A 2015 medical study compared pure cannabidiol to a standardized plant extract from Cannabis sativa. It found that pain relief was superior when whole plant extracts were used. CBD alone had a bell-curve-like drop-off, whereas the combined whole plant extract did not exhibit the same performance failure.
- Positive Interaction of THC with Terpenes
Ethan Russo, a biomedical researcher in Washington State, published a paper in 2011 linking the effects of a terpenoid with THC, providing more confirmation of the entourage effect. His paper provides molecular proof that a terpenoid molecule, alpha-pinene, found in cannabis is active in counteracting the effects of short-term memory impairment, a known side effect of excessive amounts of THC.
The Proof in Whole-Plant Strain Variations
For years participants in marijuana growth and use, both legally and illegally, have known that various strains of the plant create different effects. In fact, marijuana producers have been cross-breeding different strains for their effects for years. This, combined with the fact that it took so long to isolate the plant’s specific active ingredients, compounds the realization that there are multiple active ingredients at play in marijuana.
Why Limit the Entourage Effect?
The research into the different effects of various combinations of marijuana compounds is only just beginning due to the drugs remaining illegal in many jurisdictions. The diversity of the reactions and positive effects are as numerous as the different components found in the plant – and the number of different strains of the plant itself.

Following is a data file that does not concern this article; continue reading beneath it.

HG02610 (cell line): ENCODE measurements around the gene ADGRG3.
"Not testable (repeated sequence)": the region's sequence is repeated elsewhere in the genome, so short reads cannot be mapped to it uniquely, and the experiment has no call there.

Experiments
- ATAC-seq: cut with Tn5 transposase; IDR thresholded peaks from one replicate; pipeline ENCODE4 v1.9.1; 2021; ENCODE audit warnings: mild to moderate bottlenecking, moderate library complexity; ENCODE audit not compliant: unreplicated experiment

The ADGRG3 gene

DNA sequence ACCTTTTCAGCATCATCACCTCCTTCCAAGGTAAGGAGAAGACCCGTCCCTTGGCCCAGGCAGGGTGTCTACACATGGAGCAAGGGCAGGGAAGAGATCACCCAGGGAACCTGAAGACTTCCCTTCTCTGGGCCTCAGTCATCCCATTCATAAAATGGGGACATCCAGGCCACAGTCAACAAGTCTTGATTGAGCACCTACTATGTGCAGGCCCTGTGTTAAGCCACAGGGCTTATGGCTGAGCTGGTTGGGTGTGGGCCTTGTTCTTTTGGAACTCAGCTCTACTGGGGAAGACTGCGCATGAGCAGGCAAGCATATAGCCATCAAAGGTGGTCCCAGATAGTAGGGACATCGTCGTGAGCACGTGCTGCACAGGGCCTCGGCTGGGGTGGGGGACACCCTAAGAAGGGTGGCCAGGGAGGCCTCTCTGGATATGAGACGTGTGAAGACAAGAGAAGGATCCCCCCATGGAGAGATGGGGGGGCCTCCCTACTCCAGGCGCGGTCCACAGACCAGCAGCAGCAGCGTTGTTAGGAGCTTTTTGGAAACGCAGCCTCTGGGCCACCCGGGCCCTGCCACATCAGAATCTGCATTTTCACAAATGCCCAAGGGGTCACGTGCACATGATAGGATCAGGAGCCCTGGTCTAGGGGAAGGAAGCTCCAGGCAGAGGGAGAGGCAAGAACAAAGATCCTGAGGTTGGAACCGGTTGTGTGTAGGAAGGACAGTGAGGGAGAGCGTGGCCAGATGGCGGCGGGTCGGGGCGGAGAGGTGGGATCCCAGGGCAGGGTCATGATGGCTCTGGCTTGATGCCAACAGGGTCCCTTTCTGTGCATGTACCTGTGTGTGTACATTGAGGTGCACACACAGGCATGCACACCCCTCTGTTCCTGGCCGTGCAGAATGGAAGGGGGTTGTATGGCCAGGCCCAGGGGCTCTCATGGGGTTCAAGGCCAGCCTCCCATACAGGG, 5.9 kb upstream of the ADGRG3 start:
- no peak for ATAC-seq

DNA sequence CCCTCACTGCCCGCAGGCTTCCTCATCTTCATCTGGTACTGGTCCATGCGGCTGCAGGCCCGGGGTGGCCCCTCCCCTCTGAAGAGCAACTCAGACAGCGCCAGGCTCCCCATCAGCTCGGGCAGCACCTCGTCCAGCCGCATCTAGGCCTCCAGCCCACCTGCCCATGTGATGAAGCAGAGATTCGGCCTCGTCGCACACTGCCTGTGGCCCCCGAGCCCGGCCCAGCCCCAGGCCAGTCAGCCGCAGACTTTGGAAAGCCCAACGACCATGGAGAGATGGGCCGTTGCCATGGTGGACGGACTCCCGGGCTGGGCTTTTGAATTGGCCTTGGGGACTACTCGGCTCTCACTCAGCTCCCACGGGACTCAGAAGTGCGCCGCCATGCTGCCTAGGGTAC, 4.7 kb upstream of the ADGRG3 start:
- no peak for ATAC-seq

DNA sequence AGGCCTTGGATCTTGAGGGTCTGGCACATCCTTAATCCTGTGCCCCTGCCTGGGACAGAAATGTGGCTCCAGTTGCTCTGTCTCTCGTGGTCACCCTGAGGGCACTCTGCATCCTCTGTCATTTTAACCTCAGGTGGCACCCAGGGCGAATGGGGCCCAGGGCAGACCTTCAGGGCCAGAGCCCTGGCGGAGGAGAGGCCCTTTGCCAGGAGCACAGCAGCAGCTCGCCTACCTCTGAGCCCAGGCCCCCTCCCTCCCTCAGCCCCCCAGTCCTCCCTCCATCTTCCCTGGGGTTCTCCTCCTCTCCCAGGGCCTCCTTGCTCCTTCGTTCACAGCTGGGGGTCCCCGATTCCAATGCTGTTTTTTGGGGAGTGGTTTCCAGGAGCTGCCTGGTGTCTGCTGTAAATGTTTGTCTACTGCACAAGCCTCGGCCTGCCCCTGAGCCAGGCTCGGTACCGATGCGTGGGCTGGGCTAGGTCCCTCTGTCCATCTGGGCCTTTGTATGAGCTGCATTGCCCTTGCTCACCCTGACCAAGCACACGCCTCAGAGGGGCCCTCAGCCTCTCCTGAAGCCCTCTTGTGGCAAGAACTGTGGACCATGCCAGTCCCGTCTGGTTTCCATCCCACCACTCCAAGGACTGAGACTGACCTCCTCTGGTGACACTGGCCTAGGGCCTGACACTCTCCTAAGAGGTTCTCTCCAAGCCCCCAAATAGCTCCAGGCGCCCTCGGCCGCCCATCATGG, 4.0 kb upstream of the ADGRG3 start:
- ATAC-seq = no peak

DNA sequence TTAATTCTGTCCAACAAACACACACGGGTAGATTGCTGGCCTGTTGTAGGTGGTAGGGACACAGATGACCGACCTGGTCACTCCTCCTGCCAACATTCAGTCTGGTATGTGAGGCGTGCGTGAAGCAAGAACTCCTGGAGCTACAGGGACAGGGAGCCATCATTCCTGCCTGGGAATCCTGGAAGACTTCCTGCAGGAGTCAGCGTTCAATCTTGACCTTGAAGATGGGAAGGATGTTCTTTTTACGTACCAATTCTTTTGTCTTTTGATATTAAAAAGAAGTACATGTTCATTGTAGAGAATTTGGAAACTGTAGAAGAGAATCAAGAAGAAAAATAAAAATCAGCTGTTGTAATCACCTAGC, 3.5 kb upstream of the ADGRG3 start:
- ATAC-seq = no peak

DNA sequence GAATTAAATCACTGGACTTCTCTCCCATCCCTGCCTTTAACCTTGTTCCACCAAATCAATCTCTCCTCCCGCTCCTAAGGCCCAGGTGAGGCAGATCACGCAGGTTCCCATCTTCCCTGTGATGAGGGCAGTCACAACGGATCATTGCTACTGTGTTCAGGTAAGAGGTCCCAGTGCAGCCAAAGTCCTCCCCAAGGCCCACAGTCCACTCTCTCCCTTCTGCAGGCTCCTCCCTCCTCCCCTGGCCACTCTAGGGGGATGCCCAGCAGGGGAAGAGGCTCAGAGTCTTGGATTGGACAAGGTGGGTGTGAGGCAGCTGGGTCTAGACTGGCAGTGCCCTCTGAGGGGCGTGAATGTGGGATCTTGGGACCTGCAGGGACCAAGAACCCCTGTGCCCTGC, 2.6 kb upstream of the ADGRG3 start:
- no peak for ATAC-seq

Science may eventually catch up to the intuitive understanding shared by enthusiasts, professionals in the industry, and naturopaths who have seen the entourage effect in action. However, in the meantime, thanks to spreading legalization, most folks won’t have to wait.
Since the entourage effect is affected by randomization, generalization, and individualization, the best way to benefit from it right now is to experience it firsthand. Do your own research for your specific need and give it a go. The negative effects of whole-plant use are short-lived and less harmful than most pharmaceutical drugs. If your current medication is not working for you, personal experience is all the proof you need to confirm that the entourage effect works.
The Entourage Effect in Medical Marijuana
Is the widespread paranoid view of recreational abuse preventing us from accessing the full potential of medical marijuana? Perhaps, but only time – and more research – can tell what the truth of the matter really is. Until then, we cannot ignore the tens of thousands of patients’ and users’ testimonies that support the presence of the entourage effect. We also cannot deny there has been limited success in the use of individual components and new clinical trials are discovering more and more evidence of the prevalence of the entourage effect.
Science only needs to provide the required documentation to validate what many users know is true: While different components can treat individual ailments, the whole, in most cases, has a greater benefit than the sum of its parts.